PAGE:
When it comes to your medical records, privacy is probably one of your top concerns. This is why the Health Insurance Portability and Accountability Act (HIPAA) was passed by Congress in 1996. HIPAA gives you the right to inspect and obtain a copy of your medical records. However, the document is dense and sometimes difficult to understand. Luckily, there’s a solution.
The World Privacy Forum, a non-profit public interest research group focused on consumer education in the area of privacy, published A Patient’s Guide to HIPAA. The online guide, which is divided into 65 questions and answers, explains HIPAA in terms that are easy to understand. The guide has four sections, which include an introduction to medical privacy and the seven basic patient rights in HIPAA.
The process of writing the guide was long. “It took over two years,” says Pam Dixon, executive director of the World Privacy Forum and one of the authors of the guide. “John Fanning, a former privacy advocate for the Department of Health and Human Services, and Robert Gellman, a privacy expert, wrote the first draft. Dr. Lewis Lorton, also a privacy expert, and I did a lot of editing. Then we did a lot of testing with consumers,” Dixon says. They worked at the guidelines until consumers could read and “have a prayer of understanding it,” Dixon says. “People have a lot of questions about forms they need, how they can get their records, and when their records are covered under HIPAA. The feedback has been incredibly positive.”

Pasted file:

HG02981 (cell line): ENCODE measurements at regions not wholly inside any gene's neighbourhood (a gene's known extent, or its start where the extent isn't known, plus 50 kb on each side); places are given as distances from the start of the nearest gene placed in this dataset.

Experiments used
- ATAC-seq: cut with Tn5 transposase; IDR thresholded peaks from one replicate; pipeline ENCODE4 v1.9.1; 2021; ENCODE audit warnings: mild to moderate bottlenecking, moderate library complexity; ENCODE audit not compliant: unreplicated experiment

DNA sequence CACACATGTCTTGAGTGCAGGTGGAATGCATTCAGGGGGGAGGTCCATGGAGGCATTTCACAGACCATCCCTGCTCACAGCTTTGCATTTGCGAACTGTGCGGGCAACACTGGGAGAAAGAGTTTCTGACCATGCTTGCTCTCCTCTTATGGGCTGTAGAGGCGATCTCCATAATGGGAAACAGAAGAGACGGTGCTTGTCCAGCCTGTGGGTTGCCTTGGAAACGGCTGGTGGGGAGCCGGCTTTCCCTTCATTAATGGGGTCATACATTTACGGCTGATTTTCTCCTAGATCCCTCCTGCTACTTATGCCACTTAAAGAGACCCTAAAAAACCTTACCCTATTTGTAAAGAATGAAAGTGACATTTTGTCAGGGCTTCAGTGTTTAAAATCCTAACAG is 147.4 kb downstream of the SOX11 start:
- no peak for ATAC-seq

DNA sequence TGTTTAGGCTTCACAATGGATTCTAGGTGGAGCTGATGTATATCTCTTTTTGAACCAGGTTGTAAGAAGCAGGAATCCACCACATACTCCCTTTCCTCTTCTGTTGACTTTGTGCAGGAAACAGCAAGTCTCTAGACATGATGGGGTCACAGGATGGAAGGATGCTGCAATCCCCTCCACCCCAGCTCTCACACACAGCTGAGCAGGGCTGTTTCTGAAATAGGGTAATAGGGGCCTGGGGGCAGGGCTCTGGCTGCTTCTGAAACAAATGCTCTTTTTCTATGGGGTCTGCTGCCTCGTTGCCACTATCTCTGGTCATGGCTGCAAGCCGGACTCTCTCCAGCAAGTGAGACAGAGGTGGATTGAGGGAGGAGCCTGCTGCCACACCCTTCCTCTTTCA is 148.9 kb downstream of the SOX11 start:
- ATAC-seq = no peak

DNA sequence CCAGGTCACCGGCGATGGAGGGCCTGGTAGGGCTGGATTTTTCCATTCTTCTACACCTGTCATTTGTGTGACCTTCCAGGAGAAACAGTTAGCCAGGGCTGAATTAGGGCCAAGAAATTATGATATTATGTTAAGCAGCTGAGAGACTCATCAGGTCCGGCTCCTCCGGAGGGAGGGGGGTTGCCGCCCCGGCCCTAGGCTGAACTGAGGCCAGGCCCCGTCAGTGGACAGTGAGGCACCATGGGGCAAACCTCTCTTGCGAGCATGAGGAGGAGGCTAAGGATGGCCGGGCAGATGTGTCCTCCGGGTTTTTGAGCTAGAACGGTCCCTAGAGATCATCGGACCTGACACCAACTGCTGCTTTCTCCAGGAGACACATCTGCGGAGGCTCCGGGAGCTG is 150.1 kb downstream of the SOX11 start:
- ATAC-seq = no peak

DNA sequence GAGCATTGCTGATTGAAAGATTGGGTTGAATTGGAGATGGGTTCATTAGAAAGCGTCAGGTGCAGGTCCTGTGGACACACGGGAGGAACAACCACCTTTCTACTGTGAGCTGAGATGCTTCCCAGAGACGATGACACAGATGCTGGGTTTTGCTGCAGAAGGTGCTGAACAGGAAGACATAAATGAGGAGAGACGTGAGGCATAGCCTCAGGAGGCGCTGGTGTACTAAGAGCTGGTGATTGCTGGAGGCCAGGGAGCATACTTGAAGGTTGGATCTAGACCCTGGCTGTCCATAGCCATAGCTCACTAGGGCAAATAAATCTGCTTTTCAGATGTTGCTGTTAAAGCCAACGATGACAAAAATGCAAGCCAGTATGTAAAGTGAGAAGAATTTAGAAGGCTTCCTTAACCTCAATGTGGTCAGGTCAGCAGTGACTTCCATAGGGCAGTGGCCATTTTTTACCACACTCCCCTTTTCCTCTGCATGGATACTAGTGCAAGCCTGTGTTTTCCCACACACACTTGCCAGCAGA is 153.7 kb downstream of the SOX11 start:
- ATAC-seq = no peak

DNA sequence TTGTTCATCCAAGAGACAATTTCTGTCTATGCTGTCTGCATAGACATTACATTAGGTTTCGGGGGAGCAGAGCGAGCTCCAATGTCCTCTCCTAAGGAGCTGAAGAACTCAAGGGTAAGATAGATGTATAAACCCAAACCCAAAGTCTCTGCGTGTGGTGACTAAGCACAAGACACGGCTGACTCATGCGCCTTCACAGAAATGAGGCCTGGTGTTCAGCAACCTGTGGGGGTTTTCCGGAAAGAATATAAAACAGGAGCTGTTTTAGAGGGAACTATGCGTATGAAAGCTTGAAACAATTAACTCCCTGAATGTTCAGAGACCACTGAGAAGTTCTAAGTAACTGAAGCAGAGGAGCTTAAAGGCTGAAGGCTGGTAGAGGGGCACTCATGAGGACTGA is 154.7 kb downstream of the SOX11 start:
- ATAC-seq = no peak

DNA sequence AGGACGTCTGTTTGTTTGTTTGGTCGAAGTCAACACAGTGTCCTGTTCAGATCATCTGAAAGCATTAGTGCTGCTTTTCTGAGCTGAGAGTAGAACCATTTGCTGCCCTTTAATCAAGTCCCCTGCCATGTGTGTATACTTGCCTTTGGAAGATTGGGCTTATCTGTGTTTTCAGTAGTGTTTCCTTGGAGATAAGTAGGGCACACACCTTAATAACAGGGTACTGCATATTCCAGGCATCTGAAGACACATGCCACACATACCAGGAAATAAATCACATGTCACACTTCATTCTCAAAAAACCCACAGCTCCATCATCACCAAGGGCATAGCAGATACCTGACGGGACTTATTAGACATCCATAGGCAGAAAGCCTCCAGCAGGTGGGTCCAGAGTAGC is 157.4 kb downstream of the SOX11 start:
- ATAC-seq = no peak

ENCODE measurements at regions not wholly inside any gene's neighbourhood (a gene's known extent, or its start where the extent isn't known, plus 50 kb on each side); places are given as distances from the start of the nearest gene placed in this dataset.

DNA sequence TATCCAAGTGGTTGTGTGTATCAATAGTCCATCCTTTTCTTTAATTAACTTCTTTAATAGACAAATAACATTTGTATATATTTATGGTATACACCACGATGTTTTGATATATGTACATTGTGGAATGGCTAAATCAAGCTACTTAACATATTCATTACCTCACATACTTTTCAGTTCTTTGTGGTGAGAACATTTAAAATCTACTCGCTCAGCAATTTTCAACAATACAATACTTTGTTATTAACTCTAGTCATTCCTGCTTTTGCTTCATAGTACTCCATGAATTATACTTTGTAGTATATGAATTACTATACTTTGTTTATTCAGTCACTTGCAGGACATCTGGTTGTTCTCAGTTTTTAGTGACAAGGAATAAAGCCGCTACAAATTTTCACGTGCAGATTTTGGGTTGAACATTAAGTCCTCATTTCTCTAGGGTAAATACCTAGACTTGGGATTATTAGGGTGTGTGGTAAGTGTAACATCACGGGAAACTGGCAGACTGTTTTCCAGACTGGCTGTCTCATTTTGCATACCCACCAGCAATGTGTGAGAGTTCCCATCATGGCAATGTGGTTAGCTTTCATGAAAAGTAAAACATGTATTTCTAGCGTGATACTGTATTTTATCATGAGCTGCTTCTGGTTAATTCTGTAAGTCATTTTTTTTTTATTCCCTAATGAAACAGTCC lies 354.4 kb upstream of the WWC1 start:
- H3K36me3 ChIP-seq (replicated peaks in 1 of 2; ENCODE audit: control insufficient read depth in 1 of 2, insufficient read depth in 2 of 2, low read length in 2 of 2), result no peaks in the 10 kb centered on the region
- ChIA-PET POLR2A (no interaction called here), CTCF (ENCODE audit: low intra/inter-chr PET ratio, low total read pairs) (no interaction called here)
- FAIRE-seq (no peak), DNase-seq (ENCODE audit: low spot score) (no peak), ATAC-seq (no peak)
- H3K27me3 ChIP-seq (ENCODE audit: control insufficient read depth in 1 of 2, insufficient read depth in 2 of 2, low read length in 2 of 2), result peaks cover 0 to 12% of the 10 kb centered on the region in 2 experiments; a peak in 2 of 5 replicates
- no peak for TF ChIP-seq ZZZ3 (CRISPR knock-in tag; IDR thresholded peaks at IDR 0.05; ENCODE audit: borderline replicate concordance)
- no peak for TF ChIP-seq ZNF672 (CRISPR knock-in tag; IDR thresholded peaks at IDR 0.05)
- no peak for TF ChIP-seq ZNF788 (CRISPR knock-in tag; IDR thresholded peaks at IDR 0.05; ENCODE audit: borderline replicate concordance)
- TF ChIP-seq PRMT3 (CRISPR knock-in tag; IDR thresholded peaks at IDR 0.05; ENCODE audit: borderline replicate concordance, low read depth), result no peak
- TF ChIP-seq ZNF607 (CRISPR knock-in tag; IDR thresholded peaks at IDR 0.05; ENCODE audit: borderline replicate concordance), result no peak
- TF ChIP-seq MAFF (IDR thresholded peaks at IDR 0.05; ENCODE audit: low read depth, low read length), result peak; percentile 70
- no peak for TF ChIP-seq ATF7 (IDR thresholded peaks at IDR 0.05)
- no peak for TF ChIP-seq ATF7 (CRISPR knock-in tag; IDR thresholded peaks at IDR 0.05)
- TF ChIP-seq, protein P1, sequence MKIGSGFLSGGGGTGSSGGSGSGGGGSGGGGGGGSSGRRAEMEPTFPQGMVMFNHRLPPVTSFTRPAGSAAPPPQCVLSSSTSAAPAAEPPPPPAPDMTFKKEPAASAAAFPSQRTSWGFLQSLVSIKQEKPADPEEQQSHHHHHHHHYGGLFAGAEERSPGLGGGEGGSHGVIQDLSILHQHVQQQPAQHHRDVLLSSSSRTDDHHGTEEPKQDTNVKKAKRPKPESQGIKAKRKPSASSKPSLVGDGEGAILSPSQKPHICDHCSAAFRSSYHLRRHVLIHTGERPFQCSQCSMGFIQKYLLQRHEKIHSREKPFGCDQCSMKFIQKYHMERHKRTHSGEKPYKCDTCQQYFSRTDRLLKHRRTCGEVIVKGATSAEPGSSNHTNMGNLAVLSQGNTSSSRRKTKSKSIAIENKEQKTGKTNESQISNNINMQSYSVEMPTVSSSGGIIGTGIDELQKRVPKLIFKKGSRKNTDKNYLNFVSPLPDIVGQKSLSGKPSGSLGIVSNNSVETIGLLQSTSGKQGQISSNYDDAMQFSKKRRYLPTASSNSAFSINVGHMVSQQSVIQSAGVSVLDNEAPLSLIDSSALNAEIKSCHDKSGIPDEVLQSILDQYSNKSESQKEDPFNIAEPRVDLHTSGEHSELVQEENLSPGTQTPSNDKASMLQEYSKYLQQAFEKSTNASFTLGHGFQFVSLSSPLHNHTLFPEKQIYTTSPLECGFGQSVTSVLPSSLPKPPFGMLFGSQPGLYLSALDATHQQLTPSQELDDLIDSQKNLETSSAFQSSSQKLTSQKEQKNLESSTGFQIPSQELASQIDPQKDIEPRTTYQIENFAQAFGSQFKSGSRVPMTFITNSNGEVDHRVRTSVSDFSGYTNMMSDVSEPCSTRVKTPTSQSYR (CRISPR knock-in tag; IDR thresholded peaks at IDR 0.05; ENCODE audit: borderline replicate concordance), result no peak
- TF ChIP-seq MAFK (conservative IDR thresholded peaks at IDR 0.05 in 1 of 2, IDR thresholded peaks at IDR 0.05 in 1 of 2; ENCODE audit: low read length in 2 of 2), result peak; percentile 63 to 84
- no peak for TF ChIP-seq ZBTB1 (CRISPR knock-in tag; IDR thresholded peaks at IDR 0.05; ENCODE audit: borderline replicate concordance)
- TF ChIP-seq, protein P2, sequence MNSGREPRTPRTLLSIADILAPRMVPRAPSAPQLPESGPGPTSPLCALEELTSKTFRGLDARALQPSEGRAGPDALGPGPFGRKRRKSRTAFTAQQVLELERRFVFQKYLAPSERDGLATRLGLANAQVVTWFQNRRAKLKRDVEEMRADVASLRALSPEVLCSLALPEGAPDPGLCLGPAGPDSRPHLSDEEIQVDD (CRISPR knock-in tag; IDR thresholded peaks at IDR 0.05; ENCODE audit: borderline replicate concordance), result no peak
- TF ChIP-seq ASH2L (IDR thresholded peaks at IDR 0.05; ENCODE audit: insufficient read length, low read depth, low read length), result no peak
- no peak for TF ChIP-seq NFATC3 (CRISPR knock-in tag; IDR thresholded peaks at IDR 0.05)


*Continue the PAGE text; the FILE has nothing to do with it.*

Under HIPAA you can get an account of disclosure at no charge in a twelve month year. There’s a nominal fee if you need the records more than once in a calendar year. You should be able to get them within 30 days, or 60 days at the most.
If you mistakenly authorize a disclosure you have to put that fact in writing to all parties, but the best way is to simply tell your healthcare provider that you made a mistake, and you’d like to keep your records private.
But HIPAA is full of loopholes. There are many entities that can access your healthcare records. “HIPAA is not perfect at all,” Dixon says. “HIPAA allows so many uses and disclosures that you wouldn’t even believe it. But you still have to know about them.”
Dr. Cheryl Smith, medical director at Mount Morris Medical Center in New York, agrees that HIPAA is “somewhat helpful,” despite the shortcomings. “There are loopholes, but previously we didn’t have even this, so I think it is a good thing,” says Smith. “There are things we need to tighten up. However, given the level of freedom that existed before, I think having the guidelines is really important.”